Every year, millions of Canadians participate in promotional contests to try their luck and win a prize, from all-expense paid vacations to a free doughnut.
One thing to know about most promotional contests in this country is that they often require more than just luck — they also require skill.
If you enter enough contests in Canada you will become acquainted with the skill-testing question, often in the form of a multi-step mathematical question.
It’s one of the quirks that companies opt for when running a contest or giveaway in Canada, legally.
So what are the rules?
Rules around contests are governed by several different pieces of legislation, including the Competition Act, anti-spam rules and the Criminal Code.
In the Criminal Code, there are sections that cover running illegal lotteries, much of which first originated in U.K common law, according to Steve Szentesi, a competition and advertising lawyer based in Toronto.
In Canada, lotteries are really only allowed to be run by the government, or a group licensed by the government.
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For everyone else, games of pure chance are illegal if they require a purchase or money as are games of mixed chance and skill if they also require a purchase and award prizes that are goods, wares or merchandise.
And a skill-testing question can transform a contest from pure chance into mixed chance and skill.
Companies running promotional contests often aim to avoid having an illegal lottery by having both a skill-testing question, and by having “no purchase necessary” to enter, to avoid the consideration element in the Criminal Code offences.
If a contest has a pay method of entry, then the company must also include a bona fide free entry option. This even includes contests like Tim Hortons’ Roll Up The Rim To Win.
Contests that are pure skill, like a photo competition with judging, don’t need a skill-testing question, though there are still rules to govern these like disclosing how the judging works.
What are the cross-border differences?
Although Szentesi isn’t a U.S. lawyer, he does often work with companies that run cross-border promotional contests.
Although many of the underlying principles are the same for what governs these contests in the U.S — like having a no-purchase entry option — Szentesi said when he talks to his American counterparts they are often perplexed at the Canadian quirks.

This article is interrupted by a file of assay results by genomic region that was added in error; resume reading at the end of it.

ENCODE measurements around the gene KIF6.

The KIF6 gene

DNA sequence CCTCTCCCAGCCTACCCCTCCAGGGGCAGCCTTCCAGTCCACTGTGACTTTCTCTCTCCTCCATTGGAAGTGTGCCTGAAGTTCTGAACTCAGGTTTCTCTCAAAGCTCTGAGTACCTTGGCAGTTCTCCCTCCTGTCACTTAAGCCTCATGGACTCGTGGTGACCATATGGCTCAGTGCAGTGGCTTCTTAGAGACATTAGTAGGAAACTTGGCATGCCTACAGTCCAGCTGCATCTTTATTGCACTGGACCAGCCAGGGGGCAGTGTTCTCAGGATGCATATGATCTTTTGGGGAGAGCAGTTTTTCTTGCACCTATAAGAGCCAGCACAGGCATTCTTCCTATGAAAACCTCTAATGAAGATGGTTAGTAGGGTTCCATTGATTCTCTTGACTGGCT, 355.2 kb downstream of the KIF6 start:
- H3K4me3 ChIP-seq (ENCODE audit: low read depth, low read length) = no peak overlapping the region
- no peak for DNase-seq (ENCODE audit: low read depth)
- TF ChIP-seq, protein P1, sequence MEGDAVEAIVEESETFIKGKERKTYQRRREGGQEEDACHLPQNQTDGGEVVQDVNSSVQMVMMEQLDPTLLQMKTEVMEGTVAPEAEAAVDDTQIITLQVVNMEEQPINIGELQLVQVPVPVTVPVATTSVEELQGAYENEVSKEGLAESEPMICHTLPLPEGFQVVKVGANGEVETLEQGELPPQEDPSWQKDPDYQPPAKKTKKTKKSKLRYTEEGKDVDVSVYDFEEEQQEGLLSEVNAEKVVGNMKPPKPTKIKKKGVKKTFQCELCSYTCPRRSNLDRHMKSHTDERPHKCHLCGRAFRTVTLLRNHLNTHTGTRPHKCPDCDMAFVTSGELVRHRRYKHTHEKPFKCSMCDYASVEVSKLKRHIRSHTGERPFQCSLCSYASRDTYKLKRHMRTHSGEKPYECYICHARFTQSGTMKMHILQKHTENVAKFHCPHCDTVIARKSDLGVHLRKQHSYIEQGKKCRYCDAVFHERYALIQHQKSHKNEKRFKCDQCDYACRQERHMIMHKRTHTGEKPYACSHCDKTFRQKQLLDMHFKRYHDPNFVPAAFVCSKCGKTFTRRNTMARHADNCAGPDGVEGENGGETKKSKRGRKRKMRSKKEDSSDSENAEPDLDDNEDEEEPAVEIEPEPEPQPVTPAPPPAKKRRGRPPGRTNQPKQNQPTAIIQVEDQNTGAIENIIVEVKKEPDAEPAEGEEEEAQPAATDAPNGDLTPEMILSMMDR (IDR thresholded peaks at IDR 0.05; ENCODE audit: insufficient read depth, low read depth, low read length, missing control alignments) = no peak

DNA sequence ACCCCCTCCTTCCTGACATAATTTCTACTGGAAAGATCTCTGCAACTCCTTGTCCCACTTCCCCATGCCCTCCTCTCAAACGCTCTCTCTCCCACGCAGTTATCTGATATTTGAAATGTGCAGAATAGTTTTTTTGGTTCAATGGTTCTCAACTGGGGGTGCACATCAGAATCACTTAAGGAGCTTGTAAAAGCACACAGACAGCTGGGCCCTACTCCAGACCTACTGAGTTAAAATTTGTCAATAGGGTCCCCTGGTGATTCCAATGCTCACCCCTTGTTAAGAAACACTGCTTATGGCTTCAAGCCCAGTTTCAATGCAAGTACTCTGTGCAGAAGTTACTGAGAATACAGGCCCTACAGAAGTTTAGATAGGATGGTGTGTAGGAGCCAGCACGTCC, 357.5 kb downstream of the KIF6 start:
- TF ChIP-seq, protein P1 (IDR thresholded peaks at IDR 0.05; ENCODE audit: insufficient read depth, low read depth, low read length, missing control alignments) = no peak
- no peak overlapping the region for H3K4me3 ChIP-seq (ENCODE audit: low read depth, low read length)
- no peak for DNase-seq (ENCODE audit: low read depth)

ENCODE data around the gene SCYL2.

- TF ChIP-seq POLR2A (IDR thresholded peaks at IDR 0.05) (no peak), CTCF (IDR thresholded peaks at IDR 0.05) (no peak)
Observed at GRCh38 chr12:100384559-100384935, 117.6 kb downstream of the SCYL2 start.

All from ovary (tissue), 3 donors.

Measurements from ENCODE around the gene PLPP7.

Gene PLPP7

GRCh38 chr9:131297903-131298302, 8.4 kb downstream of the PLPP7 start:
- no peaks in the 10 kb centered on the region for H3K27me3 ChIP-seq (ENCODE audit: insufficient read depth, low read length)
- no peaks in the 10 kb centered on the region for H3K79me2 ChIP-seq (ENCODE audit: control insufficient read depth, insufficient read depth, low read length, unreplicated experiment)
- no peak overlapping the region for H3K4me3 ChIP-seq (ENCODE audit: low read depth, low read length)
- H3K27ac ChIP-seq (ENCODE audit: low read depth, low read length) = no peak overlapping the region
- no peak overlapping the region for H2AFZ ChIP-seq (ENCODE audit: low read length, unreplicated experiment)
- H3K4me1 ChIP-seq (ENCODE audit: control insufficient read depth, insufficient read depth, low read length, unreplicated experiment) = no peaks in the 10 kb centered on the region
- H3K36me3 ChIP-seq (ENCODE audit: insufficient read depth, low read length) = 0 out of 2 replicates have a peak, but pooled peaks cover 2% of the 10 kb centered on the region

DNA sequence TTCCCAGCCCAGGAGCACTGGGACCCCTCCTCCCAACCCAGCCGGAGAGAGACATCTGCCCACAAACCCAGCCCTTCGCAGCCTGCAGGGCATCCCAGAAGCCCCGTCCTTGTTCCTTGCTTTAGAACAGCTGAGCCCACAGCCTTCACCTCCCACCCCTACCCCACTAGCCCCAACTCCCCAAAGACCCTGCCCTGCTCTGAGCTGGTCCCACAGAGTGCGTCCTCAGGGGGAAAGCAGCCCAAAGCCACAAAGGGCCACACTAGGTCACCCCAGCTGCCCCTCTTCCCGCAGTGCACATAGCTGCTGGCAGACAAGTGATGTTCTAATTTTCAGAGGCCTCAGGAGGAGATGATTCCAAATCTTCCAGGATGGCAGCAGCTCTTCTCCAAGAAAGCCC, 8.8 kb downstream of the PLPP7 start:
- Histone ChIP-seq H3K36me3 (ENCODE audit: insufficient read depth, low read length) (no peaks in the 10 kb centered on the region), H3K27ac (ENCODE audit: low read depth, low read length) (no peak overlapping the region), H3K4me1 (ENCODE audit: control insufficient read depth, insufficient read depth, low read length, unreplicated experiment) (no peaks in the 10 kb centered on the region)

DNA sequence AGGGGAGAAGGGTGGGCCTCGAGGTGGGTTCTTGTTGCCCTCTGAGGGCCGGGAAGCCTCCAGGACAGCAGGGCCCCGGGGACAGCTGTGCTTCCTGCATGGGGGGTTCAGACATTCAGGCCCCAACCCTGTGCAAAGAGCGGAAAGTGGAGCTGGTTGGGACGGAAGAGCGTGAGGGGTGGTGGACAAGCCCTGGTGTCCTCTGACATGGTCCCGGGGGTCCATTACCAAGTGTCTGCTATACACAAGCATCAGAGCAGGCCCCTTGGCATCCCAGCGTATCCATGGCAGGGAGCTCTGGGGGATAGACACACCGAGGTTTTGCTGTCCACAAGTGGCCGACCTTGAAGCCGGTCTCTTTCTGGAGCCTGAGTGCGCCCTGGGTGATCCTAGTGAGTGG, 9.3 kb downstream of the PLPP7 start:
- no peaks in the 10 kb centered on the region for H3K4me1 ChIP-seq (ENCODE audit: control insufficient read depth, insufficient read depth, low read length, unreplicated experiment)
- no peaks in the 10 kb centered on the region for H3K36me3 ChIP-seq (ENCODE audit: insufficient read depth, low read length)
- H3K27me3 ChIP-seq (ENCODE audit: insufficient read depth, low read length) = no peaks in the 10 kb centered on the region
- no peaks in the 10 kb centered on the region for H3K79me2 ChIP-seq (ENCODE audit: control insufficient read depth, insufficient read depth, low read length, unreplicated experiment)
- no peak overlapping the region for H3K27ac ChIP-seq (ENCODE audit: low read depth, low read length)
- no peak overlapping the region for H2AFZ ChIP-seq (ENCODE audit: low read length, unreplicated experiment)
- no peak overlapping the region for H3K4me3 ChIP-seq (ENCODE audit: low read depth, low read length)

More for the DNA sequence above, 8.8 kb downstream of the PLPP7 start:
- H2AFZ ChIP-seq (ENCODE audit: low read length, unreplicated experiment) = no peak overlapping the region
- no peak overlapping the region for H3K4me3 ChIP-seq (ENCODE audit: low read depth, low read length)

“They don’t have the skill-testing question requirement under their law, so it’s always a bit of a head-scratcher for them explaining what this is and why it’s required in Canada,” he said in an interview last month.
In the past, many promotional contests in Canada opted to exclude Quebec due to the province having its own, unique regulatory rules that required contest organizers to register with the province’s regulator and pay associated fees.
But last fall the province opted to scrap its own rules, which Szentesi says is a game-changer.
“It’s a huge, huge change,” he said. “Before, probably two-thirds of brands would sort of shy away from Quebec because you needed a number of requirements.”
How to not break the law
In addition to the skill-testing questions and no purchase entries, Szentesi said every legal contest needs a full set of rules and regulations that aren’t false and misleading, or they could violate the Competition Act.
There are also rules for disclosure, which includes several things organizers must disclose like the number and value of prizes, the dates of the contest, the odds and who is eligible.
Szentesi said contract law, privacy law and anti-spam legislation can also come into effect for brands that hold contests — the latter is especially relevant given the deluge of online contests in recent years with brands hoping to build their marketing or marketing list.
Szentesi said reputable companies aren’t looking to break the law.
“One of the first questions I ask my clients is, is the business the contest?” he said.
“And after three or four or five minutes I can tell if what they’re trying to do is essentially run an illegal lottery and call it a contest or if they’re a reputable, reputable brand and they want to comply with the laws and promote their existing product.”
So why use them?
With all the rules surrounding promotional contests and the costs involved, why do companies and organizations still use them?
Donovan Vienneau is the general manager for Taste of Edmonton, a large food festival run by a non-profit group.
His organization runs a lot of contests and he said it’s one of the best ways to engage their audience and promote their partners.
“Everybody loves something for free, ” he said.
Vienneau said the organization tries to start running its promotional contests around the same time that pre-sales go on sale to help get people thinking about the festival.
It can also be a chance to bring people to the festival who don’t normally attend.
“It allows us the opportunity to meet some new people, see some great faces and you know the strategy behind it is we want to keep Edmontonians full and keep coming back for more.”